…A Few Good…errr..Chosen Men

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One rule set that has been on Osprey’s release list for a while has been their Napoleonic skirmish system, Chosen Men. The rules don’t cost much and they promise an easy one stop system for quick pick up and play Napoleonic skirmishes…so how do they look.

The physical rulebook is your typical Osprey title though this one has a reduced font to get all info into the rules in the page format. There is nice YouTube video showing the actual rules and a flick through and it’s worthwhile checking it out to see what it is you actually get.

I won’t review the rules as such but rather comment on our experience playing a game and some thoughts about the game overall. To that end I put together a game for a period I had bought them for that was not the Napoleonic period they were written for. Cry foul, I here you say, but maybe not so much.

I have put together American Civil War lists for our use but in doing so I repurposed a number of existing troop profiles to account for the way I wish to represent the armies of blue and grey. This off course is subjective based on your own opinion of how troops in the civil war should be classed but the troop profiles I think give a fair representation of the troops in my list.

However, the troop profiles and points costings are the same as the original Napoleonic troops…so we should get similar results…we are essentially playtesting Napoleonic troop types. I have not messed with the troop profiles. Grab the lists here.  I knocked up a playsheet as one is not yet available.

The unique rules I’ve added allow for some weapons variation, namely rifled muskets and breechloading carbines – the rules for these however are from the rulebook, so nothing new is added….they’ve just been repurposed. For example, I allow breechloader to Fire and Move and re roll their misses when they fire (ala the Opening Volley trait).

I use four grades for Civil War infantry and cavalry and three for artillery. Infantry and cav are rated Crack, Veteran, Trained and Green. Artillery are rated veteran, trained and green. Each army has a Colonel, Major and Spy profile, just like the Napoleonic  lists given in the rules.

I’ve included some profiles for sharpshooters, militia, and guerrillas as well. All troops have the two rank shooter rule allowing both first and second ranks to fire on a Fire! Action. Yotu can download the civil war profiles that we used for our game to see the way I’ve rated them in the game in the links above.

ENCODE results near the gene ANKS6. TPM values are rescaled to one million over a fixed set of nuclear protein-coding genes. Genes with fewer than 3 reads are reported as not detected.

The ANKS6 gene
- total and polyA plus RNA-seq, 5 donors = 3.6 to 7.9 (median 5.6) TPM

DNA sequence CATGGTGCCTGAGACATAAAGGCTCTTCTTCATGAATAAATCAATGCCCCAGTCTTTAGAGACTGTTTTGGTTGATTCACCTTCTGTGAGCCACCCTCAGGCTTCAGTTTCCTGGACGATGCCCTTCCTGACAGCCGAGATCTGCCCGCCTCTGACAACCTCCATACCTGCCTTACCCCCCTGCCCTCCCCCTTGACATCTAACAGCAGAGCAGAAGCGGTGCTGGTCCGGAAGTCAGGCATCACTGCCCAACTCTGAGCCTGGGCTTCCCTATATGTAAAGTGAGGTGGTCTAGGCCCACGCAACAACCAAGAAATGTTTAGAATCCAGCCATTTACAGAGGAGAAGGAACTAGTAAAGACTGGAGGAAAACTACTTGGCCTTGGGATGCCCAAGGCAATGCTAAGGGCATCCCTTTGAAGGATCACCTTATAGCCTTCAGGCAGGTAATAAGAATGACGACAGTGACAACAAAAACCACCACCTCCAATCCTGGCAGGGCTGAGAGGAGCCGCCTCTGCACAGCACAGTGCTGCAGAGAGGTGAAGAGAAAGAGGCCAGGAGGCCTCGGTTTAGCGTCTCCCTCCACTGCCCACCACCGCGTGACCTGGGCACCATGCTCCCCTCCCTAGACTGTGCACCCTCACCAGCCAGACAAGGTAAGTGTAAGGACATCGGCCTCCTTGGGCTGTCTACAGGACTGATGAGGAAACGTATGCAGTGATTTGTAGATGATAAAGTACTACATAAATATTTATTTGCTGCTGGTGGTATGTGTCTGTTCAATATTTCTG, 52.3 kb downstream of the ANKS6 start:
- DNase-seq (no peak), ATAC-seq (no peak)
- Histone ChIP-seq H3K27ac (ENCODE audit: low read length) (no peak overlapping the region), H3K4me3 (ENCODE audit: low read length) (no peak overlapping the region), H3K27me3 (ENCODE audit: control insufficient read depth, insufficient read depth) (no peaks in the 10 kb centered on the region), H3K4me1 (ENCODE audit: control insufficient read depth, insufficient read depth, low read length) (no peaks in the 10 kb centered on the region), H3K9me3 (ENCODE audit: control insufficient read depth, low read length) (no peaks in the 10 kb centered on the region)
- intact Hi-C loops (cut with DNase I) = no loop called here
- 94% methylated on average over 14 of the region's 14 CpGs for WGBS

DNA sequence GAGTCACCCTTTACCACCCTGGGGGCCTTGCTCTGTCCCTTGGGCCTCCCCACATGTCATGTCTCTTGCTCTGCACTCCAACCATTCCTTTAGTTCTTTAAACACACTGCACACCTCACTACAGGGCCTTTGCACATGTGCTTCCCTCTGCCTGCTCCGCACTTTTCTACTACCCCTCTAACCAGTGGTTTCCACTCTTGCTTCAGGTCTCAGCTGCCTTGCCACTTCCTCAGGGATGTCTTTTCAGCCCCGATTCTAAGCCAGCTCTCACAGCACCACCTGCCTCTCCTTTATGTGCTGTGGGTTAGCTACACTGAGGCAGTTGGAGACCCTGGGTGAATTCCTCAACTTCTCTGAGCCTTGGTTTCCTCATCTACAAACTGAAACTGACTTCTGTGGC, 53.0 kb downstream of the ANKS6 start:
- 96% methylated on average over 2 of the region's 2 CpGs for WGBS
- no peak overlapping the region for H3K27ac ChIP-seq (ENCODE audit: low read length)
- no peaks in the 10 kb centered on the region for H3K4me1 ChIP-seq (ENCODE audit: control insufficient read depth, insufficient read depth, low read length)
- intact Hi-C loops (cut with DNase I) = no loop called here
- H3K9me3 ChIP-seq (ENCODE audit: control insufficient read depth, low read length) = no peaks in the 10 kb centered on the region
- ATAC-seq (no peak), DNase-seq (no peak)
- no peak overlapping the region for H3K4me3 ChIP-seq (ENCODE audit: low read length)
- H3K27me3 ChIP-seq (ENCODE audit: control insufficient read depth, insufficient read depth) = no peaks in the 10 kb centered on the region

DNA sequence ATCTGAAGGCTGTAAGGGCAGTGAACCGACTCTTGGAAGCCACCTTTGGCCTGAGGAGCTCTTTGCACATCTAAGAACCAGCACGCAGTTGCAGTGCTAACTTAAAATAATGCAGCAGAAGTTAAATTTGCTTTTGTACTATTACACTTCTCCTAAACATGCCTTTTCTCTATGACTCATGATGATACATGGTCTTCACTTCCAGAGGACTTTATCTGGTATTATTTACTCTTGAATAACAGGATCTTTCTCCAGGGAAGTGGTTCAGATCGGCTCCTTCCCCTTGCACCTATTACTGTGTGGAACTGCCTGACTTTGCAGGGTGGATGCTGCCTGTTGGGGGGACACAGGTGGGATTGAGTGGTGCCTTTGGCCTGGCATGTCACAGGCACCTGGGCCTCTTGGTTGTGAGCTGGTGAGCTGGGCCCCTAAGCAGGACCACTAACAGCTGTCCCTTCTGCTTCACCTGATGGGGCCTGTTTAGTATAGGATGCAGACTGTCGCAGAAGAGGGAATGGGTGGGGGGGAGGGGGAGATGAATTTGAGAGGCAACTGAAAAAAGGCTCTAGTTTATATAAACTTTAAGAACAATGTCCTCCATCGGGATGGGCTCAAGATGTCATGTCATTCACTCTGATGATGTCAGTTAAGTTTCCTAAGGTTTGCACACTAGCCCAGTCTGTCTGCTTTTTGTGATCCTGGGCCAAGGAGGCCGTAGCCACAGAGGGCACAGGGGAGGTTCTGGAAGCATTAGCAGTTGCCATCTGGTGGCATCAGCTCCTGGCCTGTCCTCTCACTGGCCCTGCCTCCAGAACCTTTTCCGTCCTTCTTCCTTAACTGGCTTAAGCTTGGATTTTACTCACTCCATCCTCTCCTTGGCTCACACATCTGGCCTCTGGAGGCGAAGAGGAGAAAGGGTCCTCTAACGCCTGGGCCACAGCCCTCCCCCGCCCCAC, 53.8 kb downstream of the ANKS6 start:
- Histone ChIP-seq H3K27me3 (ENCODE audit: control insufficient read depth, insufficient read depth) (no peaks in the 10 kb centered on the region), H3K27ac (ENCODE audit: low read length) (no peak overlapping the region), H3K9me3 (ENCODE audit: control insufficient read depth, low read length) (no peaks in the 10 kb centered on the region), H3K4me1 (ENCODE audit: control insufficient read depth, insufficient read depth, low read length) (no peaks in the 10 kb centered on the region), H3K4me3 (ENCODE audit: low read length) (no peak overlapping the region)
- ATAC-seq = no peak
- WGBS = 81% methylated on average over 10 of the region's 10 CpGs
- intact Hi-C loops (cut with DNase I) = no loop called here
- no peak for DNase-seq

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The Battle of Granny’s Patch.

For our playtest we put together a 450pt game. We used the Western theatre as our setting somewhere in the backwoods of Kentucky. It also gave us an excuse to use our new fancy mat ‘Zulu War’ from Tinywargames. This would be a typical game in the system, on the higher points side. The forces used were as follows;

USA

1 Major with the Indefatigable trait.

1 unit of 8 Veteran cavalry with breechloading carbines.

1 unit of 10 local marauding guerrillas with hatchets and muskets

1 unit of 12 Union infantry with rifled musket

The Union special ability allows for them to choose their Cauldron of War stratagem…they chose off table artillery support.

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CSA

1 Major with the King and Country trait

5 units of Trained Confederate infantry with rifled muskets

The Confederate special ability allows for them to us the Rebel Yell once per game.

 

The game.

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Turn 1

Table layout as below. Fences provide light cover as does the wood and area of scrub. The buildings are treated as impassable.

The scenario played was Scenario 2; Take and Hold. There were three objectives in the central zone +/-  6″ of the table centre. Who ever controlled the most at game end wins. The three objectives were brown crates.

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Initial deployment. The yanks had their cav ride over the crest of the hill whilst the infantry moved into the town after having used a stratagem to shift one unit after deployment…tricky. The guerrillas brought up the centre.

The Rebs had two units move toward the woods to seize the left flank objective. Two units brought up the centre and a single unit on the right flank to take up a position on the fenceline and defend the objective near their jump off positions. This worked well as their randomly determined Cauldron of War effect enabled a unit to advance forward before game start…this would help in this scenario.

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…rebs movin’ out…

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…the main line advances to contact…